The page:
“Confession Fish, Red is the New Green”
By Val Kropiwnicki
So I’m going to type a bit now and I’m going to ask you to read between these disparate lines. I’m going to ask you to accept that this new painting is as much about fly fishing, mirror carp, and conservation as it is about hope and hell, and throwing your soul away, and beauty: a sad, strong, unstoppable and wonderfully unconscionable new kind of beauty.
I grew up and live in New England. I was raised on the joy of blinding white snow days and frozen fingers on opening day of trout season, on itchy skin and tired lungs filled with the smell of cut grass after hours of playing Kill the Guy with the Ball in the golden light of a hot July fading dusk. I was also raised on the colors of fall: red, green, yellow, orange, and then, brown.
But, as much as these colors tempered my life, it is the blues and greens found in my part of the world that have honed my soul to what it is. I know that, I honor that, I relish that fact.
But that was then, and I’ll explain now, as I explained it to my neighbor, Mary, a few weeks ago while standing in the street in front of my house just after she asked me, “How are you doing?” why climate change means color change.
I paused; I fell inward momentarily and briefly found it hard to swallow, but I did, turned toward her, and began.
“Mary, I had a thought. I’ve come to accept that we humans had our chance. We had our chance and we screwed it up and now it’s just kinda…too late.”
Did I mention that Mary is a pastor? She looked at me but didn’t speak.
I continued on. “Don’t get me wrong– I really believe some people will go on, maybe the super wealthy or survivalist bunker type folks, but for the most part it’s gonna get ugly for a lot of us on the way out.”
I looked behind her up to the tops of the massive pine trees that line the back of her property. The osprey and bald eagles I have seen land up there flashed in my mind. The marsh to my right flashed in my mind, too, the thought of redfish filling in when the stripers all move north.
I looked back down at her. “It’s not like it’ll be the end of the world. It won’t. Some animals and other living things will go on as the world begins again. It’s just probably not going to be so infested with us humans.”
She gazed down the street toward the center of town and I noticed a furrow in her brow appear as she listened.
“I had another thought, Mary. In the future – red is the new green.” She asked me what I meant. “Well, I’ve thought about it. In a hundred years, when whoever is left is sitting around talking about beauty, they won’t know what “green” is because the future will be warmed, dried out and burnt, different color schemes will develop, red will be the new green. Still though, I imagine whoever is around then will probably just look around at their new world of warm colors and say “My God, isn’t this all just so beautiful?” Live in the moment kind of stuff– isn’t that what we humans do?”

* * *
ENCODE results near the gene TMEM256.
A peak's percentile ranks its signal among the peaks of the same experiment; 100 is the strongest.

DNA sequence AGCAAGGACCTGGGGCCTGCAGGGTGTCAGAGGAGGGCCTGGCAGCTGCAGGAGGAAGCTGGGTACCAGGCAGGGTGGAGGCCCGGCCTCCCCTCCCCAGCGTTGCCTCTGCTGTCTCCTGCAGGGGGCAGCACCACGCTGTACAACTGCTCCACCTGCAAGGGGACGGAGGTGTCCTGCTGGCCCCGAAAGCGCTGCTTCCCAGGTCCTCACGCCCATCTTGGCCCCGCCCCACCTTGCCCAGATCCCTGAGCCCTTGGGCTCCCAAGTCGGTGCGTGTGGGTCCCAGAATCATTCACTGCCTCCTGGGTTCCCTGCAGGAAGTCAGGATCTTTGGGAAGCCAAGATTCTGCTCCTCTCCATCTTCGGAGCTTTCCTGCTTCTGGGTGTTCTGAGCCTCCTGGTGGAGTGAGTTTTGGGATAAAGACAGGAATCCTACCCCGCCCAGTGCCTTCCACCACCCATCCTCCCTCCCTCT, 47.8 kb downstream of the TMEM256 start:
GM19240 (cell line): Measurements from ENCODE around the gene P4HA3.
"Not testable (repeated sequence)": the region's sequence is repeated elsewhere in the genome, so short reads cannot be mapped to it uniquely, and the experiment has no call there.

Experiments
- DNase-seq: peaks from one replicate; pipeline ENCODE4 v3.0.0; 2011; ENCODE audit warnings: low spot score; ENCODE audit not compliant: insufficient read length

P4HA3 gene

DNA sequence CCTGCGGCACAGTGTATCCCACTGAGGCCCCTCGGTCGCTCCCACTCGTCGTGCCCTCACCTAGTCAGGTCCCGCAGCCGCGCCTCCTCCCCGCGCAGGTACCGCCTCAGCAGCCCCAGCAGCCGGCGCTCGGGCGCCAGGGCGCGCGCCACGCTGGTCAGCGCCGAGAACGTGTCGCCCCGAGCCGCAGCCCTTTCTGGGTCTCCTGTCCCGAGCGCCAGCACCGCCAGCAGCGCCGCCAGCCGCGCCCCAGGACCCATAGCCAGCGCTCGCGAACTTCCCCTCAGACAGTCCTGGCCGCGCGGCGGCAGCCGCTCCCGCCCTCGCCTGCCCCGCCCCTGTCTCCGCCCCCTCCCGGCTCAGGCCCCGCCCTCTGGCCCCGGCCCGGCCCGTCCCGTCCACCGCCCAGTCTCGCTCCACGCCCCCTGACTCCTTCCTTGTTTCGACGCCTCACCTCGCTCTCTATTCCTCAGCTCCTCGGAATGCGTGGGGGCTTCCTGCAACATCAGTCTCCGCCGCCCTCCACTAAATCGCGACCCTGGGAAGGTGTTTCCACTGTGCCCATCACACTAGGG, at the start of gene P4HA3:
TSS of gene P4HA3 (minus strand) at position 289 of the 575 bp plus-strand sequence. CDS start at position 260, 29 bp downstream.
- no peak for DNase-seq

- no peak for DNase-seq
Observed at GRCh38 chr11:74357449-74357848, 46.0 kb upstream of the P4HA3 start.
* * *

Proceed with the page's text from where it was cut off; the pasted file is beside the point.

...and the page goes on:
Again, she looked at me but didn’t speak.
“But you want to know what the weird thing is, Mary? I’m kind of ok with that notion. I kind of accept it’s all coming down and somehow in a crazy way my cynicism finds a wry smile in the folly of our human ways. I don’t think my kid’s kids will still be catching trout in Connecticut, but man, we literally had Eden in the palm of our hands and we screwed it up and when we had a chance to fix it we just took more, then, too. Maybe it’s time for us to step aside and let something else have a go at it?”
So I guess now I can either laugh about it, or cry over the spilled milk of it, or maybe just paint it, right?
aka: Red is the new Green
36”x48” acrylic on canvas
The poem in the upper right is written in Chinese. The English translation:
There is no Dark, There is no Light
There is no Fish, There is no Fly
Red is the new Green, Yellow the New Blue
The lotus, like the carp, thrives in muddy water.
As a public educator, I can’t choose political sides, talk religion, or comment on comically zealous social media posts, but instead, I find ways to make my point within artworks infused with symbolism, sarcasm and metaphor.
In Chinese culture, the Carp symbolizes wealth and prosperity, strength and bravery. For many today in Western cultures, the carp is just a trash fish not worth catching or a new vogue target species worth catching.